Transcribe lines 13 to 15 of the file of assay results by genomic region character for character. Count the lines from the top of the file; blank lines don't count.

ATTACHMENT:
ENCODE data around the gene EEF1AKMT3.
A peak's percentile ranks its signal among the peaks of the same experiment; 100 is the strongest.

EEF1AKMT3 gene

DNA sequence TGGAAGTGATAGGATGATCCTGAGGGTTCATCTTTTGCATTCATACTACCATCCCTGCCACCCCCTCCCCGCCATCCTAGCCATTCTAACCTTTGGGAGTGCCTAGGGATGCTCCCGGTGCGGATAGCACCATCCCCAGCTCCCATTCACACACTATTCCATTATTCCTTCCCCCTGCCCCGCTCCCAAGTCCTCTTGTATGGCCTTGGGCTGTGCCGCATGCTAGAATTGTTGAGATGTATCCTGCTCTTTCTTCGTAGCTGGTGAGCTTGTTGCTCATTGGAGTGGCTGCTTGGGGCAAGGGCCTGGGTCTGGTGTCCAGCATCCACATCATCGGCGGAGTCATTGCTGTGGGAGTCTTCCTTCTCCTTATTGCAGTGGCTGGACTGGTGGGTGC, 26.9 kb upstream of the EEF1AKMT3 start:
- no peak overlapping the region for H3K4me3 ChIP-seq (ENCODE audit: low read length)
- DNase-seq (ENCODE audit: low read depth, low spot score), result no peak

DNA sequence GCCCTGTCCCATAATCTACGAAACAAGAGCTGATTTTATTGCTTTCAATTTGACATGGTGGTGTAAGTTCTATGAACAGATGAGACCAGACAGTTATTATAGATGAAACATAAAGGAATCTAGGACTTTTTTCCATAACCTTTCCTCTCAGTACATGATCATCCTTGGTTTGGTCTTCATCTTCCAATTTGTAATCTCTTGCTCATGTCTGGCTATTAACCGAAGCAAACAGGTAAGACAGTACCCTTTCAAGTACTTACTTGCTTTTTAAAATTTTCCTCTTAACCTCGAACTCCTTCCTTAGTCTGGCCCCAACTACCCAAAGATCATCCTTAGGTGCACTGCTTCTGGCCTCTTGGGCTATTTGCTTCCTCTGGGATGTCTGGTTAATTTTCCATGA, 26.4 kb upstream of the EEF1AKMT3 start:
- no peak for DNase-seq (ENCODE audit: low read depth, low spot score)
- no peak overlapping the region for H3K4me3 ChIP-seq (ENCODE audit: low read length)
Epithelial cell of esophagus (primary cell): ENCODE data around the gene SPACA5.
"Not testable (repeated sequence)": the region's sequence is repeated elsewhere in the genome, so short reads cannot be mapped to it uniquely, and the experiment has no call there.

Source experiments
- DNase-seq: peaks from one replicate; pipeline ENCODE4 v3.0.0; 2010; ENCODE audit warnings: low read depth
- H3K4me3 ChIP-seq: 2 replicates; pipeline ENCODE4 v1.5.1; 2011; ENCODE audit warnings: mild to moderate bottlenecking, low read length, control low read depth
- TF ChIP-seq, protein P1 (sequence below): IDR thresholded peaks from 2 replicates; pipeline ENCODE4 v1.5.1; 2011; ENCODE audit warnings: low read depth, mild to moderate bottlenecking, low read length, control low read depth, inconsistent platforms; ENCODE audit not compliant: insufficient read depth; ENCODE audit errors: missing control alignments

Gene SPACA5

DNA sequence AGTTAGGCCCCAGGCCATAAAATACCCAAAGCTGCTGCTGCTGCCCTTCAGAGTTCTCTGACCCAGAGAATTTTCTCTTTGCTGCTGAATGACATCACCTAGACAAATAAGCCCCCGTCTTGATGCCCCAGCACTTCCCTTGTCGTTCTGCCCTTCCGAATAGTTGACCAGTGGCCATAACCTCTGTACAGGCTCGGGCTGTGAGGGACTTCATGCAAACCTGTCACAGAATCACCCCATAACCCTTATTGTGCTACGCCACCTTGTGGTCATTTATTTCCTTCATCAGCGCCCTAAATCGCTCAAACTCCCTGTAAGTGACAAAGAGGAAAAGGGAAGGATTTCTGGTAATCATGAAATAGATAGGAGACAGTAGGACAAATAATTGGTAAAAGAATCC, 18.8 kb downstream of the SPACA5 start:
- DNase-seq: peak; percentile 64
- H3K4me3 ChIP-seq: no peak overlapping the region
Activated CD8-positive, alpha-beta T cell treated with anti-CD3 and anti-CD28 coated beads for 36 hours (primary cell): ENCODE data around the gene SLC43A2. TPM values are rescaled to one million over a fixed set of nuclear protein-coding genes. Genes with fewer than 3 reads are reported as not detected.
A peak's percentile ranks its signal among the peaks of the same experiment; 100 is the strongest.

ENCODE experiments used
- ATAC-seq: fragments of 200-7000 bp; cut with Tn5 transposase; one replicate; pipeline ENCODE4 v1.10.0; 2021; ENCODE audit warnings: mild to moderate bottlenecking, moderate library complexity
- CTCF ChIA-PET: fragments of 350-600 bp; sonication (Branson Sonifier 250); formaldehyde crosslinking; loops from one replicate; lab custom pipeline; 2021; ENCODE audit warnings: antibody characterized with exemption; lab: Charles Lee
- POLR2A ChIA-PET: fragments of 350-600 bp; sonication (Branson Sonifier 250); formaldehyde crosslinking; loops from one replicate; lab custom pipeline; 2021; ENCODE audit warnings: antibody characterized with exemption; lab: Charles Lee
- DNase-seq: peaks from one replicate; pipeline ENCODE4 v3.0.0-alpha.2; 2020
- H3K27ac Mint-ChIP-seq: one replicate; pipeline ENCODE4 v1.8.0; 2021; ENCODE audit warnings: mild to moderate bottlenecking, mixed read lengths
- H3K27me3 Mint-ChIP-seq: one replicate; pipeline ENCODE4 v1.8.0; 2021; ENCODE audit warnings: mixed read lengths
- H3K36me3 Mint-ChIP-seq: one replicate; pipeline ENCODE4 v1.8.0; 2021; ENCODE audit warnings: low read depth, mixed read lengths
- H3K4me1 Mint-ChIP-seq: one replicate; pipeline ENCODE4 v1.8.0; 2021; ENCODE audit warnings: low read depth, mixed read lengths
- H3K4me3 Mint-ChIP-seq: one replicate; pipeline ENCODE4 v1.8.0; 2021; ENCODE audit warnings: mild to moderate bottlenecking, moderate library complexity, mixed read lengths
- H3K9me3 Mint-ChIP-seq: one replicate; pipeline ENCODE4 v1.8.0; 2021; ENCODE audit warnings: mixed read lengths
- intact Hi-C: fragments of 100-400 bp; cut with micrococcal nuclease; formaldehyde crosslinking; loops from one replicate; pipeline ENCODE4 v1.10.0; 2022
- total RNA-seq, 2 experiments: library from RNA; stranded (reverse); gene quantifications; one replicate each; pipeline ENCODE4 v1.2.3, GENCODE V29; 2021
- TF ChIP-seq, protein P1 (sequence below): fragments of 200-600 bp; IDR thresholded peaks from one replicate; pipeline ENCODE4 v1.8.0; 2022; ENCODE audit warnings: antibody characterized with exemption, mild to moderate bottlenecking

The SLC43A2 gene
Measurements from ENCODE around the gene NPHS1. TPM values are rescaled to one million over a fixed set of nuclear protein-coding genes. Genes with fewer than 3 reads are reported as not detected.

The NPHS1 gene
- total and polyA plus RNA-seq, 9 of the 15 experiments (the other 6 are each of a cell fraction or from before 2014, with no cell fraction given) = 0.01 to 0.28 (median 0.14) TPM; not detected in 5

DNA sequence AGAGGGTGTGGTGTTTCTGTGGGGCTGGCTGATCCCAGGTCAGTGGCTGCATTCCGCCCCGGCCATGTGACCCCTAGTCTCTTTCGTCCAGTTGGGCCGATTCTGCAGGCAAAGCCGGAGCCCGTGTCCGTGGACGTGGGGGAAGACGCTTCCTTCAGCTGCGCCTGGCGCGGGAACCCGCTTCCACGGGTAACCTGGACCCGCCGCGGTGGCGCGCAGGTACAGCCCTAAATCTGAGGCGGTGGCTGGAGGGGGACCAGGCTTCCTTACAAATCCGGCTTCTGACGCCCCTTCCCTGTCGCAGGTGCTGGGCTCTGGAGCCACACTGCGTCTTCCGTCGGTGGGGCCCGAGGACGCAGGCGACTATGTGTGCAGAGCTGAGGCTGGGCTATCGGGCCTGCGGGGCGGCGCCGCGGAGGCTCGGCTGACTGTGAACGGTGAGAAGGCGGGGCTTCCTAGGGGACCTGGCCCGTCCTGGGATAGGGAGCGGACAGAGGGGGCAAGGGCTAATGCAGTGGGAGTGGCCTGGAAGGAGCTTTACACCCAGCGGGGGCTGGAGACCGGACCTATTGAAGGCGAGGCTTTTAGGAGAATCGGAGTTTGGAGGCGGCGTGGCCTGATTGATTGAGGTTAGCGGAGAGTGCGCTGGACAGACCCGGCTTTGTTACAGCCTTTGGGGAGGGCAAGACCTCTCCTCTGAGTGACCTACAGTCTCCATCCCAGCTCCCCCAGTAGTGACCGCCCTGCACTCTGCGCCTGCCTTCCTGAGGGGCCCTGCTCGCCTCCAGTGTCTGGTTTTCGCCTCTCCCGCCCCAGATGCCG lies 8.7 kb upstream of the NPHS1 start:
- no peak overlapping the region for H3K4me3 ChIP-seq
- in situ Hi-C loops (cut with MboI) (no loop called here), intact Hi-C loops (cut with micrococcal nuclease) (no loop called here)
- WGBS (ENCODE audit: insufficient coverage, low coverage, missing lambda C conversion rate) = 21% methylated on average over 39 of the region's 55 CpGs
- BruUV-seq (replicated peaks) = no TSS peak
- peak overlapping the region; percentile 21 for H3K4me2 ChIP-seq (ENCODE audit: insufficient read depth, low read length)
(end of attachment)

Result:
- DNase-seq: peaks from one replicate; pipeline ENCODE4 v3.0.0; 2010; ENCODE audit warnings: low read depth
- H3K4me3 ChIP-seq: 2 replicates; pipeline ENCODE4 v1.5.1; 2011; ENCODE audit warnings: mild to moderate bottlenecking, low read length, control low read depth
- TF ChIP-seq, protein P1 (sequence below): IDR thresholded peaks from 2 replicates; pipeline ENCODE4 v1.5.1; 2011; ENCODE audit warnings: low read depth, mild to moderate bottlenecking, low read length, control low read depth, inconsistent platforms; ENCODE audit not compliant: insufficient read depth; ENCODE audit errors: missing control alignments